Sunday, April 20, 2014

How to Prevent Damage from Forest Fires



 
Forest Fire Protection


While several earlier posts in this blog have advocated the creation of more forests and planting more trees as a measure to mitigate adverse climate changes, forests pose a danger to humans too. This danger arises when forest fires occur and engulf a human habitation. The ensuing damage can be tragic. Some areas such as those in California and Australia are more prone to such damages than others and preventive measures need to be put in place in order to avert tragedies especially in areas prone to this danger.

One possible preventive measure is the creation of an agricultural strip or body of water such as a lake between the human habitation and the forest as shown in the adjoining schematic. If such a strip is being newly created an excellent design for the surrounding agricultural land is the use of AM strip farms. This type of farm was proposed in an earlier post as a job creation measure but it has excellent application in the present case too.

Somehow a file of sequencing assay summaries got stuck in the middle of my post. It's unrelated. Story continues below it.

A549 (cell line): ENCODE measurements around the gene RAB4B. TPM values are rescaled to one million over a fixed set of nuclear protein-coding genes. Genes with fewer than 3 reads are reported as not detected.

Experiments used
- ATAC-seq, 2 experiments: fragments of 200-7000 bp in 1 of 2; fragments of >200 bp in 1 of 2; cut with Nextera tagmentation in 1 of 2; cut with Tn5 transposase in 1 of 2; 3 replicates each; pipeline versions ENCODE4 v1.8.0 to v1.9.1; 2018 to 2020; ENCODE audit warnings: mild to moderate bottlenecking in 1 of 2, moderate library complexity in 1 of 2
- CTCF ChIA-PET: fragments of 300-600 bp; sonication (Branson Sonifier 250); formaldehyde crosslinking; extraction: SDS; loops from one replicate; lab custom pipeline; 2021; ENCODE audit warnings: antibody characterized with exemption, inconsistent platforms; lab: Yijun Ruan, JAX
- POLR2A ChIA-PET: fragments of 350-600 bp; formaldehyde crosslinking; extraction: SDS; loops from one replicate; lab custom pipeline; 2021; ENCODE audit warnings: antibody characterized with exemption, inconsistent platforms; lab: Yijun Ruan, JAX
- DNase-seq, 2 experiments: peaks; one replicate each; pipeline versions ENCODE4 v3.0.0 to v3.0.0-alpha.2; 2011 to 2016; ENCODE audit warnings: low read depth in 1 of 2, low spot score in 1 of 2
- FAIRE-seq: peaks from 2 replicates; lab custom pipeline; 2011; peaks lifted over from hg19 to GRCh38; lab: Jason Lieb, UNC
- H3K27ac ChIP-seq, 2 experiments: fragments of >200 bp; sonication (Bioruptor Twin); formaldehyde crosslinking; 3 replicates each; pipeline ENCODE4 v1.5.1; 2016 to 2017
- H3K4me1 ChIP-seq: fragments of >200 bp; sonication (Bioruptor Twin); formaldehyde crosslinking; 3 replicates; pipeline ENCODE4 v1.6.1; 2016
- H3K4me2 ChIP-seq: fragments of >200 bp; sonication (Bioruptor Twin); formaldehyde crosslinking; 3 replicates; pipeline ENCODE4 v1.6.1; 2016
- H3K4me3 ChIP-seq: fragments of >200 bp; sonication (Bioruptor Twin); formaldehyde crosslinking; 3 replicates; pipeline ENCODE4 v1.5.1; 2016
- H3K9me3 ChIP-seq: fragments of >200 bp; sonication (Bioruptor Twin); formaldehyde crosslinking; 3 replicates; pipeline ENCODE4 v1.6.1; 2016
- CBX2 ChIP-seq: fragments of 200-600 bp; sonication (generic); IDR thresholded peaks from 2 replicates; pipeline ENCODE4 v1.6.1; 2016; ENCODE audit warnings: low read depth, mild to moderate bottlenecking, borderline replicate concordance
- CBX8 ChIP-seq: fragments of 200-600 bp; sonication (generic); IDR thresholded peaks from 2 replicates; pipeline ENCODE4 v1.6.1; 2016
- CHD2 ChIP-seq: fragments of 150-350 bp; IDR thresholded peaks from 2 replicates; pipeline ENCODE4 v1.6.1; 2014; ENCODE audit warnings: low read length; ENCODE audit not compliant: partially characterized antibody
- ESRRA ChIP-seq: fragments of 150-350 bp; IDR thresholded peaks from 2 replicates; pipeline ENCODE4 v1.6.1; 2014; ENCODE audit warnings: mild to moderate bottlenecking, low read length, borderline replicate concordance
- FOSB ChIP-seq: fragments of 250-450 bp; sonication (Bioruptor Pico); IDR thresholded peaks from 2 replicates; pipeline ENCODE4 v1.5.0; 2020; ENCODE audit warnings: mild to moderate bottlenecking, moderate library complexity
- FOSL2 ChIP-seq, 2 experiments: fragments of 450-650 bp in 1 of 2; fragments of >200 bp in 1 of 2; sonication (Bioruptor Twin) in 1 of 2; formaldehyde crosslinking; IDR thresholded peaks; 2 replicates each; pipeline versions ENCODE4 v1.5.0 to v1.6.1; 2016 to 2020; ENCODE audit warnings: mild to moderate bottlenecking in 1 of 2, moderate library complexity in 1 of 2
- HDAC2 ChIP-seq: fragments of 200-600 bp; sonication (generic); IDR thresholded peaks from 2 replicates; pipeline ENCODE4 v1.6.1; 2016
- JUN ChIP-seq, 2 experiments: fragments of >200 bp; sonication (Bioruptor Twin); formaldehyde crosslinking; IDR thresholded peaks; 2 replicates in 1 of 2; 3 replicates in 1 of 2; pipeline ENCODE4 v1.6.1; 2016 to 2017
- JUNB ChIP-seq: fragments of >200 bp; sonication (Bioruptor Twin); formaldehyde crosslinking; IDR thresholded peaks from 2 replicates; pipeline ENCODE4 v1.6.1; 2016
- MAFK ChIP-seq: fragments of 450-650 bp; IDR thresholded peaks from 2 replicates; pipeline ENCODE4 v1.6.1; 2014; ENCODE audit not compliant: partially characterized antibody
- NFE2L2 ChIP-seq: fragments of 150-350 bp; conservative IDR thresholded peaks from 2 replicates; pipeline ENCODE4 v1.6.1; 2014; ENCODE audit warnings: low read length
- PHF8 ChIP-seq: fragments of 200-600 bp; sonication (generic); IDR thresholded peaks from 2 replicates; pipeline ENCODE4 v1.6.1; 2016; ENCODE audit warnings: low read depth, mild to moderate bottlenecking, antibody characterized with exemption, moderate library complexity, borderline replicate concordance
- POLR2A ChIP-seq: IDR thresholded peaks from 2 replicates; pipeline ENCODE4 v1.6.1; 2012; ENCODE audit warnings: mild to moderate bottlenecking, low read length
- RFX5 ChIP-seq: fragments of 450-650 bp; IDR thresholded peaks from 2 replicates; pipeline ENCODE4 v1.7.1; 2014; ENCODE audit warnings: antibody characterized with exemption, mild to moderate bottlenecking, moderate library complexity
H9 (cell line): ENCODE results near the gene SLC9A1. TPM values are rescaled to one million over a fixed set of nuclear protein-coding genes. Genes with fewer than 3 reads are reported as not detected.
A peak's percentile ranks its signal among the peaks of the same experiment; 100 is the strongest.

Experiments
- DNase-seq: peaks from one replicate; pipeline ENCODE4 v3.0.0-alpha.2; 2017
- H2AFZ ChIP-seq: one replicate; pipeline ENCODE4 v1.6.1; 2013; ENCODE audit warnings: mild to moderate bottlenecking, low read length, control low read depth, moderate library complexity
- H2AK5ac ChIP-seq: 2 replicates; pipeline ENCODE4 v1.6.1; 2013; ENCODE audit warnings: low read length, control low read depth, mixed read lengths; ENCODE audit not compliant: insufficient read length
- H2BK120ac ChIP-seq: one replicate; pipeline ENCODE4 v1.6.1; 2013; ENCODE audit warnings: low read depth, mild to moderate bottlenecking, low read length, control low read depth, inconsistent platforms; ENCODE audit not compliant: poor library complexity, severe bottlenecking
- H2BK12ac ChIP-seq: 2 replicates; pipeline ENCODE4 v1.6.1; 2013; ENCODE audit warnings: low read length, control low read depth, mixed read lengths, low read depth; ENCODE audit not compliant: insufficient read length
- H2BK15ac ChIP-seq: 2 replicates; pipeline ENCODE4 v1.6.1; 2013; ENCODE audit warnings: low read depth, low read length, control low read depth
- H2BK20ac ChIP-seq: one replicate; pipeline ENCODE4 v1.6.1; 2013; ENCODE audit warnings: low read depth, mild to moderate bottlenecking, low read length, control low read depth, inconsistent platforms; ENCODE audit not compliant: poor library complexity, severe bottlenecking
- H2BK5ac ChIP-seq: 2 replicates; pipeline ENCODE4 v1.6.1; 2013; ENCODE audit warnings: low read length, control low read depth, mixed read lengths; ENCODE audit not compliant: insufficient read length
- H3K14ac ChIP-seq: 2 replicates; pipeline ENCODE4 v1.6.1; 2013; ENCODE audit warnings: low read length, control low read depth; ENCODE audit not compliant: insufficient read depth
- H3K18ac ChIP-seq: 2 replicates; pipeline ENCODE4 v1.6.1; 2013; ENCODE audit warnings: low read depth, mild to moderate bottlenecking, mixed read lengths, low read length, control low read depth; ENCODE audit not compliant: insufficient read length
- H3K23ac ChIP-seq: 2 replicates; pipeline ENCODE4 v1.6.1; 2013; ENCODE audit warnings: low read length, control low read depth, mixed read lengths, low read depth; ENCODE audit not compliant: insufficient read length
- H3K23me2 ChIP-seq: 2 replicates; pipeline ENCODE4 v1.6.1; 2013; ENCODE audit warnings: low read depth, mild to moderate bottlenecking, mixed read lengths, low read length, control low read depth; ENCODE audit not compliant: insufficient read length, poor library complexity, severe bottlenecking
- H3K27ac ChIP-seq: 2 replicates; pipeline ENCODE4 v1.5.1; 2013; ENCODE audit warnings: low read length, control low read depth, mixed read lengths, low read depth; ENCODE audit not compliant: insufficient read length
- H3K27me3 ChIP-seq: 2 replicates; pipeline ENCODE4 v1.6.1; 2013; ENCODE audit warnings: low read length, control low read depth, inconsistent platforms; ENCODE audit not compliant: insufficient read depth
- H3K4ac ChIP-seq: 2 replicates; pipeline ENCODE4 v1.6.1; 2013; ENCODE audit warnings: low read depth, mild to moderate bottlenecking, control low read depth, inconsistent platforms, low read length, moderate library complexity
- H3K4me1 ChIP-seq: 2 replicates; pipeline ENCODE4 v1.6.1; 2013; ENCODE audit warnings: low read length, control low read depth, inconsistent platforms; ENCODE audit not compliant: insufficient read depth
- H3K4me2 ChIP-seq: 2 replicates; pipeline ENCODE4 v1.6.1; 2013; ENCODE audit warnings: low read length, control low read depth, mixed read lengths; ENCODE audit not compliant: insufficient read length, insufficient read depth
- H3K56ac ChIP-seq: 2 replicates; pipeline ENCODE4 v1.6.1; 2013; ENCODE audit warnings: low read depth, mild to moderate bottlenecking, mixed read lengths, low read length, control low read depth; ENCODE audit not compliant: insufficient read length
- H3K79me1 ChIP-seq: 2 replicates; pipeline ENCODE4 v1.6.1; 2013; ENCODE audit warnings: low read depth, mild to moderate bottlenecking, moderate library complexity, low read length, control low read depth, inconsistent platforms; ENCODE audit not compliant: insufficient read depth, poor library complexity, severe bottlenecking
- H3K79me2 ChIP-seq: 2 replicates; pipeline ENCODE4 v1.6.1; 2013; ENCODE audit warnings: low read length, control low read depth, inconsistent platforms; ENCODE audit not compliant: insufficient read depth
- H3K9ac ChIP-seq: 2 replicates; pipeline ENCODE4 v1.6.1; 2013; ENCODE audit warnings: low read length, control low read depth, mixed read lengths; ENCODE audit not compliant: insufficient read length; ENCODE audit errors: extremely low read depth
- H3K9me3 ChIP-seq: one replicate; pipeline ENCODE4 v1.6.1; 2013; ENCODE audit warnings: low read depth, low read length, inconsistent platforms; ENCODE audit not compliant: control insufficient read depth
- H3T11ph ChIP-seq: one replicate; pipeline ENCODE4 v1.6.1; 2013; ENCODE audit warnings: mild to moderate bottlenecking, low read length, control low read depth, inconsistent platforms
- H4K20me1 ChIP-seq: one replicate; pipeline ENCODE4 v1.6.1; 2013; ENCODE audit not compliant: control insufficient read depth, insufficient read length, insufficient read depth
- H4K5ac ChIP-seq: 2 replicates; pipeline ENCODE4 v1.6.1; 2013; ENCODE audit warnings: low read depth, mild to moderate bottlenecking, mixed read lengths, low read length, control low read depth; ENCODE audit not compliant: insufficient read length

The Characteristics of AM Strip farms

  1. They consist of agricultural holdings in narrow strips that are two hundred feet wide and about half a mile deep yielding lots of approximately ten acres
  2. Non agricultural activity and construction is permitted up to a depth of two hundred feet from an approach road that is between 100 to 200 feet wide. No other construction is permitted on the remaining lot.
Animals entering water during a forest fire


If the presently suggested method is used as a mitigation measure, it would lead to at least a half mile deep agricultural strip between the habitation and forest with the first two hundred feet adjacent to the road permitted for construction. Each farm will have a front on the road whereas the rear would be adjacent to the forest. Such a town would be blessed with fresh agricultural produce too. This initiative could be combined with a job creation initiative as described in the original posts on strip farms. It would mean removing some forests in some cases and this loss would need to be compensated by planting a similar forest elsewhere.

What about persons who like living adjacent to a forest? This author is one of them but in that case one must relocate to an area that does not have a history of damaging forest fires. There are other risks too of living adjacent to a forest in the modern age such as the risk of a break-in. Even with the present proposal the forest is less than a mile away for walks and picnics on forest trails.

The present proposals need greater study in detail before implementing. This author is available for any further information if required and can be contacted as a comment in this blog to begin with.

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